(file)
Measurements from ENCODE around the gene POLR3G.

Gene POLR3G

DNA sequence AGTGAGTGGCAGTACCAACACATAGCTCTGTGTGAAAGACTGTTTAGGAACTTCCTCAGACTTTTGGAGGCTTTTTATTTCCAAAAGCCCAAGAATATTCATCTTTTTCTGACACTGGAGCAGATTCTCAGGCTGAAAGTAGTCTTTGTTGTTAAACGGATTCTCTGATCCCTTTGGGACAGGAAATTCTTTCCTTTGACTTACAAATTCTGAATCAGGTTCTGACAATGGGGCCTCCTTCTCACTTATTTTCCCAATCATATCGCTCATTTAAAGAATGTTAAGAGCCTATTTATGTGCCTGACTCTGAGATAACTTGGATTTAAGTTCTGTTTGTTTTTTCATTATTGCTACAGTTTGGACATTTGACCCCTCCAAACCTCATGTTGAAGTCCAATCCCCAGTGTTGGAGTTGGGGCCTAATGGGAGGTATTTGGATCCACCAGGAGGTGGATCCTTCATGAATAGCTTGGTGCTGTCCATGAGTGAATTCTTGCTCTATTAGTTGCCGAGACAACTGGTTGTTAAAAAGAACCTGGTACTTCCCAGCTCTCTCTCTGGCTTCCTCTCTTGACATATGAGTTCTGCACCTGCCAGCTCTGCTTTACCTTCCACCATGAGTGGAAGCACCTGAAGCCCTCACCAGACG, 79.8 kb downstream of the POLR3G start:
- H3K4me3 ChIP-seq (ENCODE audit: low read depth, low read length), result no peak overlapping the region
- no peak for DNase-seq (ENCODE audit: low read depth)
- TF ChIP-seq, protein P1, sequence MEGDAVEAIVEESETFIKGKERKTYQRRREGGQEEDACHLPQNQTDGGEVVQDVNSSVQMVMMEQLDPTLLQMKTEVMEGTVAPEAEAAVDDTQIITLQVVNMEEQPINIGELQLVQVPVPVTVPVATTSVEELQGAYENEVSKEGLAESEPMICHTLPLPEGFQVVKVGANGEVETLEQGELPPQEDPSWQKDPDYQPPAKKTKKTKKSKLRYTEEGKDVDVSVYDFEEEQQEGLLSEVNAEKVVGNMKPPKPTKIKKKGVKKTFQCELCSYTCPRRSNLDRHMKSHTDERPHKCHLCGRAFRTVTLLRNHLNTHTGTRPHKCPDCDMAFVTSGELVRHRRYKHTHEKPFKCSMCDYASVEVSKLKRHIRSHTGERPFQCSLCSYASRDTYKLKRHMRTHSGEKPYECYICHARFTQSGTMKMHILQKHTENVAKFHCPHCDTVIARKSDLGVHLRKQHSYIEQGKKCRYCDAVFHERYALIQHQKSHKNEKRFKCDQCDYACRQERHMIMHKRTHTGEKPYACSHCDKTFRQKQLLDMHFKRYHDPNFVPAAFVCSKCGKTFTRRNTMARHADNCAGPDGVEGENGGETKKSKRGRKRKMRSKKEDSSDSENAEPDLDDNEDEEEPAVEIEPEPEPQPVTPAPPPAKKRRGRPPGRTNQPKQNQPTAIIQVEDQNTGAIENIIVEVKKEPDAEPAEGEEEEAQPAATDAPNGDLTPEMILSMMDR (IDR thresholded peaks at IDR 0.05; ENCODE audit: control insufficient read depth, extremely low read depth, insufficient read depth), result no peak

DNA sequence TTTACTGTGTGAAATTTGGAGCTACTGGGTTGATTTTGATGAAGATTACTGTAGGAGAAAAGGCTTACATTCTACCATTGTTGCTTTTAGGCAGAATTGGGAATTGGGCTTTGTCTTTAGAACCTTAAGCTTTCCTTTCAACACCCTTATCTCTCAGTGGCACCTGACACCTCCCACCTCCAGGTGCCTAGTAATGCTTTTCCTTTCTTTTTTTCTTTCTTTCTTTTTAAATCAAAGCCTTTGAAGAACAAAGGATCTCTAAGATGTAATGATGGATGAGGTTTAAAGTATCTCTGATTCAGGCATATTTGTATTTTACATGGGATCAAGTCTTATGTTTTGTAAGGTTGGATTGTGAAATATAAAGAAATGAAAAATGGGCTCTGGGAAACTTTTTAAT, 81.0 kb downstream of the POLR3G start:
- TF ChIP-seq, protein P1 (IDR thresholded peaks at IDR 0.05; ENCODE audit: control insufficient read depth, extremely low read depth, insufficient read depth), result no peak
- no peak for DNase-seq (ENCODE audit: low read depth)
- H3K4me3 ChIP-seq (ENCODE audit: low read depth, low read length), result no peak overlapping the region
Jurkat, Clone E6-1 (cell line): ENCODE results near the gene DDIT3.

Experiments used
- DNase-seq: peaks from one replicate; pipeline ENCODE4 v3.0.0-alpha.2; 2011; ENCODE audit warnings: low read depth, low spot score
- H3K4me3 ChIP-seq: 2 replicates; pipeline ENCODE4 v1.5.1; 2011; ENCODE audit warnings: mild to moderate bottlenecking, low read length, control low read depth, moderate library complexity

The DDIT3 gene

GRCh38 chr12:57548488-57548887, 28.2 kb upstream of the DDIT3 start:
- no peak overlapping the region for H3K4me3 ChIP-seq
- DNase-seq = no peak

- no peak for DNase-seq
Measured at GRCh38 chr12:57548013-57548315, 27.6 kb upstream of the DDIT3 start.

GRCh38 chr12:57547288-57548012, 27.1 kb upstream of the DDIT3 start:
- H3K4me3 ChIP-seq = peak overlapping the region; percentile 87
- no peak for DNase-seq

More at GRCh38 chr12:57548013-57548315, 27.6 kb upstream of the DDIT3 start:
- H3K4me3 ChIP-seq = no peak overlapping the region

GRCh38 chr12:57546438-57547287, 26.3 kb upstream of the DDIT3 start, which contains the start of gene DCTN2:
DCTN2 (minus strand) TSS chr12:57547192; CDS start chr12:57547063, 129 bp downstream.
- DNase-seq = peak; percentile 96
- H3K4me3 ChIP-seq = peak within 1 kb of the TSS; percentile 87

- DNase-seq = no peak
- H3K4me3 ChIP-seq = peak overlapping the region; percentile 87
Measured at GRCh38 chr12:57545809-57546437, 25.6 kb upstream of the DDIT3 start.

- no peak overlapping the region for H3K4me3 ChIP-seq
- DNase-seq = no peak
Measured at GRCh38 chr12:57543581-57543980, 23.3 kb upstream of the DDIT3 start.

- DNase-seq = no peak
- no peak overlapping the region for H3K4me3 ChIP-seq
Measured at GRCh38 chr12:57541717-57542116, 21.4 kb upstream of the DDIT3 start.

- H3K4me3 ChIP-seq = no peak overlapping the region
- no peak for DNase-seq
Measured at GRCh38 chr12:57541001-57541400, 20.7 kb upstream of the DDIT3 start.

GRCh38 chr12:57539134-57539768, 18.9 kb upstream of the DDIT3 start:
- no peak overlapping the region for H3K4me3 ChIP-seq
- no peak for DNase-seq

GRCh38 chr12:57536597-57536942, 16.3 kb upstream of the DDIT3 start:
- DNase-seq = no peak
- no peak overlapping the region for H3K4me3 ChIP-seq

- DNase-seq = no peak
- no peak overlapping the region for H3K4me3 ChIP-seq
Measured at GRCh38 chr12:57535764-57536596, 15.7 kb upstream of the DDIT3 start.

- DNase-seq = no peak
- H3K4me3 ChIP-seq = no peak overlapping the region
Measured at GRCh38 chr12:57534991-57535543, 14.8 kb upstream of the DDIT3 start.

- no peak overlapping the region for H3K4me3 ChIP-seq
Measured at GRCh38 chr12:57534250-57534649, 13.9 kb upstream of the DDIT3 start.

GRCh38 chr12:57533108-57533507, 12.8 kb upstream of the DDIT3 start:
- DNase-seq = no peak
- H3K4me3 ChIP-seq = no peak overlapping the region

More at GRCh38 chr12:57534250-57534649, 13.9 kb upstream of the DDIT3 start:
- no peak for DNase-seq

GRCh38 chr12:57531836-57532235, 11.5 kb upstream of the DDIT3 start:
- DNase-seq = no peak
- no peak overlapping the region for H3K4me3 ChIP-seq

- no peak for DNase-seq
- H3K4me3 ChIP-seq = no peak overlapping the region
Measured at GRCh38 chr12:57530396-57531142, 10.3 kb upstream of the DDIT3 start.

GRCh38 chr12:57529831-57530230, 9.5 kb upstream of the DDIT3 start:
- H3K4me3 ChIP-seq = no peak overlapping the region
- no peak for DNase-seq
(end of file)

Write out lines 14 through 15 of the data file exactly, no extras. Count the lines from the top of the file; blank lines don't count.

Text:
- H3K4me3 ChIP-seq: 2 replicates; pipeline ENCODE4 v1.5.1; 2011; ENCODE audit warnings: mild to moderate bottlenecking, low read length, control low read depth, moderate library complexity

The DDIT3 gene